Is your baby having a growth spurt?
How to recognise the signs and help your baby through new phases
Around the time of a growth spurt, you see milestones, such as sitting up or taking first steps.
Ever had the feeling your baby has grown overnight? And that the sleeping bag you’re sure fitted her perfectly at bedtime yesterday evening is now straining at the seams? Well, you’d be right! According to growth researcher and director at the Emory University’s Centre for the Study of Human Health, Dr Michelle Lampl, your youngster can grow as much as nine millimetres in length in just 24 hours. “Babies go to sleep and they wake up longer,” she explains.
While the line you carefully plot on the centile growth charts in your baby’s health book might make it look like she’s putting on weight consistently, growth actually happens in fits and starts. And a growth spurt means that there’s a rapid increase in length or height and weight. “It’s a biological event that occurs within 24 hours,” explains Michelle.
Your baby grows most rapidly in her first year: she’s likely to double her birth weight between four and six months, and triple it by the time she is one. By her first birthday, she’s likely to be about one-and-a-half times as long as she was when she was born. Her head is likely to grow in circumference from about 60mm to almost 130mm a month.
As you child gets older, the frequency of growth spurts slows down to a few months, or longer, apart. Between the ages of one and two, she is likely to gain around 2.3kg and grow just over six centimetres. And between the ages of two and three, she’s likely to gain 1.8kg to 2.7kg and grow five centimetres to more than seven centimetres. “Every child is different,” says Michelle. “But there are some generalisations that we can make about when growth spurts occur. Growing somewhere between five millimetres and seven millimetres each growth spurt is the average.”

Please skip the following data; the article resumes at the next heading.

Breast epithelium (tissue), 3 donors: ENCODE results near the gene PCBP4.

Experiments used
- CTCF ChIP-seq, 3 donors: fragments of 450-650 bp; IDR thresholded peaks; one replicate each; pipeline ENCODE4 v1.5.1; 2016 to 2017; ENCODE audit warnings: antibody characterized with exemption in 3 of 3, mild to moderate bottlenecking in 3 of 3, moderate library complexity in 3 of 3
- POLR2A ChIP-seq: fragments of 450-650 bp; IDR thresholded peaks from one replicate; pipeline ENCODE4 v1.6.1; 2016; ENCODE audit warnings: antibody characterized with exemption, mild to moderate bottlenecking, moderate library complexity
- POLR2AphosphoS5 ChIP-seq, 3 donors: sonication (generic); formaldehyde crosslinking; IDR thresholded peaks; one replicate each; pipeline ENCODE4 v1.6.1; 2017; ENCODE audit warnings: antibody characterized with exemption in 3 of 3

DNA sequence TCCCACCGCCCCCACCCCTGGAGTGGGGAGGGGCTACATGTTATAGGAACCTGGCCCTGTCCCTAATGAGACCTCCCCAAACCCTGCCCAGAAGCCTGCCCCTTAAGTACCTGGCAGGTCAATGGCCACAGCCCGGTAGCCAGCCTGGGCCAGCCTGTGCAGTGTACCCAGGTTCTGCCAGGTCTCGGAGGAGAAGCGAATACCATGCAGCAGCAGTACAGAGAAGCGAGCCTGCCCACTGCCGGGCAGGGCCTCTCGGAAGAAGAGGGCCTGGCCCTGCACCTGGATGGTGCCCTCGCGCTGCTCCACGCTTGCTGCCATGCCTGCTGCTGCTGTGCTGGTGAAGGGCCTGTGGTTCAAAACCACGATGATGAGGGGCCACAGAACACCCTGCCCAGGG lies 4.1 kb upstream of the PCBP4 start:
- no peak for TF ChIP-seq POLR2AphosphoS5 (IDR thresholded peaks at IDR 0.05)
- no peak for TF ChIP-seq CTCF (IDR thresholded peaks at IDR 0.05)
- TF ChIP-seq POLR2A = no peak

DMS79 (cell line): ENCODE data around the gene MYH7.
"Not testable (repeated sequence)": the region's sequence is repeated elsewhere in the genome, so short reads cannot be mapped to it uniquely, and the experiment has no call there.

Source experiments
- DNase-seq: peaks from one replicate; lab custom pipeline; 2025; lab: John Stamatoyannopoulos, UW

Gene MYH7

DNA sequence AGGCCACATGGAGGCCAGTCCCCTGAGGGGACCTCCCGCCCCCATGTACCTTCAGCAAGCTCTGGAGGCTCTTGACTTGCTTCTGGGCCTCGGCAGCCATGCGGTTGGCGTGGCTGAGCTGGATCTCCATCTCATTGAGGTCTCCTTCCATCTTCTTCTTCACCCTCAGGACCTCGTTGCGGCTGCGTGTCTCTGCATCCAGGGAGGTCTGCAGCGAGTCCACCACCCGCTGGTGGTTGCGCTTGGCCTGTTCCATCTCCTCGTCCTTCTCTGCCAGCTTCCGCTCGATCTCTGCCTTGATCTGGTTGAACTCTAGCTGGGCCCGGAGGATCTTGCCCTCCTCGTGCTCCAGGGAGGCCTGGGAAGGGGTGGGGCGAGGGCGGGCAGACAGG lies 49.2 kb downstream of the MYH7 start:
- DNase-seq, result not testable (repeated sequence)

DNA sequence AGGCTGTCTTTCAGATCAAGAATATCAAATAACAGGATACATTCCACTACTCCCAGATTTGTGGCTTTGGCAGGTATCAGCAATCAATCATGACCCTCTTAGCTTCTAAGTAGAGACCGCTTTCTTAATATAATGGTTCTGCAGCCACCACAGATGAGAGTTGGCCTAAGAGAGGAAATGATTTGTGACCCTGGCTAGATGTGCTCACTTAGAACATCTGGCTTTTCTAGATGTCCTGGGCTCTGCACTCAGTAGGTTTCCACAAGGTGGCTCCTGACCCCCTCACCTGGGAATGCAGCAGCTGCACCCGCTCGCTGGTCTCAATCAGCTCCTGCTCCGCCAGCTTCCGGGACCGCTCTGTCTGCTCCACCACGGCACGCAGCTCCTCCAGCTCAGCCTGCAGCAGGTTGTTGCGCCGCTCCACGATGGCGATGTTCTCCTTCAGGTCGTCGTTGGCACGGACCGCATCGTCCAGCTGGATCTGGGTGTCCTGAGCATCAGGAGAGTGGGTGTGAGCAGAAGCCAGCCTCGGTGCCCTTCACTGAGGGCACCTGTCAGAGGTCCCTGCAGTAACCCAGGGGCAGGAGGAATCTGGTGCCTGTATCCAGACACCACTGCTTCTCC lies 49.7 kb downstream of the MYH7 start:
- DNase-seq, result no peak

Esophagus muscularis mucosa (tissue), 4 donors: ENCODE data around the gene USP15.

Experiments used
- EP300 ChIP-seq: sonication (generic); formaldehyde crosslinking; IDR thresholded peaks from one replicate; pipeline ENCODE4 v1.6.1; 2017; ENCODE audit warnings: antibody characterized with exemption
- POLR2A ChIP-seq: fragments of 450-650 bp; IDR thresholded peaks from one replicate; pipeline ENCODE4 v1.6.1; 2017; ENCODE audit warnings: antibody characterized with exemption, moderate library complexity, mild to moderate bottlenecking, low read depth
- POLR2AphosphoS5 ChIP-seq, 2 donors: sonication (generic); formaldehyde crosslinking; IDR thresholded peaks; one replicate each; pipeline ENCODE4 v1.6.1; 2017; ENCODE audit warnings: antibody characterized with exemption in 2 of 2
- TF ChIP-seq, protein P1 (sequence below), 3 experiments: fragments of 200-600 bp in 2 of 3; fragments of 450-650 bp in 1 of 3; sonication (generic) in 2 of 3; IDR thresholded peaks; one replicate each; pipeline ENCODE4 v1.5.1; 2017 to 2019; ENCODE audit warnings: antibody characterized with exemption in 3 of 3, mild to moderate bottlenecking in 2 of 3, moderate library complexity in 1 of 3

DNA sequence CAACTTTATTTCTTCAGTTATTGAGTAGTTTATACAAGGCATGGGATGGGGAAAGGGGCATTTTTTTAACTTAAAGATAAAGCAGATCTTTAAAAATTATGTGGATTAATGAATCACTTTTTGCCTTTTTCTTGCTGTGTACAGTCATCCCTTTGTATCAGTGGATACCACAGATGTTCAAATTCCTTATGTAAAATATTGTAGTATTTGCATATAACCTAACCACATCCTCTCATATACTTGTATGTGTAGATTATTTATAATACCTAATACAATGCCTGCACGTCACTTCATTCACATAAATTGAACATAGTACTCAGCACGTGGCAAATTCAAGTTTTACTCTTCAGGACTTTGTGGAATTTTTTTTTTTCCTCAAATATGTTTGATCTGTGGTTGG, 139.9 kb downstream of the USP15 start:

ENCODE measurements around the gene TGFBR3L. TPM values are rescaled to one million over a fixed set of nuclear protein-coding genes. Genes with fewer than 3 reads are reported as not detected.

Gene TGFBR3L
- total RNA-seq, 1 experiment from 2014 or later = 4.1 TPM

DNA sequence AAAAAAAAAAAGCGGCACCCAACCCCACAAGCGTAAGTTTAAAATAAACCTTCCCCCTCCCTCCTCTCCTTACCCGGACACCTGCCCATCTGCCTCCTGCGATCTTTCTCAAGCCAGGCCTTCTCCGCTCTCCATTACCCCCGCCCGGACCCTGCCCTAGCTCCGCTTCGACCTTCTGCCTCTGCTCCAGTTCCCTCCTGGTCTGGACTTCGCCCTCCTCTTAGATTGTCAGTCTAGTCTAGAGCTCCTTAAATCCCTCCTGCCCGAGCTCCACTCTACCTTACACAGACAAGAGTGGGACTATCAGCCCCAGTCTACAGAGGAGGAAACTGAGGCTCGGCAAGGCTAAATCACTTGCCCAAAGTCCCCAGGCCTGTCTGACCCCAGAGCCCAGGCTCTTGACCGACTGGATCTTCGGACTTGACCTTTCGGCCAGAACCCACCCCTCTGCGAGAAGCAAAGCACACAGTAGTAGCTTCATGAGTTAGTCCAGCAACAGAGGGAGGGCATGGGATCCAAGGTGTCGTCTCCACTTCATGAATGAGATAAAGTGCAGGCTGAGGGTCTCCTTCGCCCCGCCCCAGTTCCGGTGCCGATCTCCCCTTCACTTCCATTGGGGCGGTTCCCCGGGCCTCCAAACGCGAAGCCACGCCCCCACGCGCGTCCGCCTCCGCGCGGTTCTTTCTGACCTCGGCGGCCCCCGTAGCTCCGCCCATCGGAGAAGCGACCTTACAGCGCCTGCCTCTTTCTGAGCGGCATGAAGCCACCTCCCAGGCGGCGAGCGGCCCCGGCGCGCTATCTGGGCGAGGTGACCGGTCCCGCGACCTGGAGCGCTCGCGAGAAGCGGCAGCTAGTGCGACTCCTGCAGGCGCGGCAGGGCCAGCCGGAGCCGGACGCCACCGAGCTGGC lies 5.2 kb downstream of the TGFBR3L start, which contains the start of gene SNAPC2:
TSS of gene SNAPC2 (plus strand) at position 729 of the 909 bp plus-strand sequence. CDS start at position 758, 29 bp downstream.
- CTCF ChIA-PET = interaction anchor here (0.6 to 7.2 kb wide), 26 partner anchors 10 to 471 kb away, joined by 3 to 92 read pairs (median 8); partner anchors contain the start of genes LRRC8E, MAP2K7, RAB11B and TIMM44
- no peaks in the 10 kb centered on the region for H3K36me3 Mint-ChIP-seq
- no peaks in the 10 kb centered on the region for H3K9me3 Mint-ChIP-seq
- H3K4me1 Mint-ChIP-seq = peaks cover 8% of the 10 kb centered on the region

And with such a significant change happening, it’s no wonder that your youngster is likely to be a little out of sorts during a growth spurt. “The associated behaviour changes only last a couple of days, but they are a clear signal that she’s about to have, or is having, a growth spurt,” says Michelle. “So if your baby or child is behaving out of character – one day she is happy and the next she’s suddenly grumpy – have a moment of reflection. Step back and consider whether all the signs are pointing to her having a growth spurt.” No matter what her age, the signs will be the same, and there are simple, effective steps you can take to minimise the disruption.”
One of the first signs of a growth spurt is your baby or toddler suddenly having a massive appetite. And rather than being satisfied with her normal amount of milk or food, she wants more. And more! “In the lead up to a growth spurt, a child can get crazy hungry,” says Michelle. “That’s a tell-tale sign of growth.
If she has not yet started on solids, she may want 100 per cent more milk than usual. And while this may feel really draining if you’re breastfeeding, it’s only a short-term event, lasting for a day or two before her growth spurt and then maybe a day afterwards.” She’s likely to want to eat much more frequently than usual, too. “Watch your child and her hunger signals,” advises Michelle. “No matter how old she is, she’ll tell you when she is extra hungry!”
Don’t panic if your youngster, who was sleeping perfectly well, is suddenly waking repeatedly at night or refusing to nap during the day: that’s another sign of an imminent growth spurt. She may be waking because of her increased hunger, or she may be struggling to sleep because she feels out of sorts.
She’ll make up for all that lost sleep very soon, though, as after all this disruption, she’s likely to want more sleep when the growth actually happens. “Research shows there is a definite link between growth and sleep,” explains Michelle. “It’s known that the secretion of growth hormone increases during sleep, and longer sleep periods correspond with greater growth in body length.” So your youngster might very well sleep an extra four-and-a-half hours a day for two days during a growth spurt. The number of naps she has might increase by up to three extra naps for a couple of days.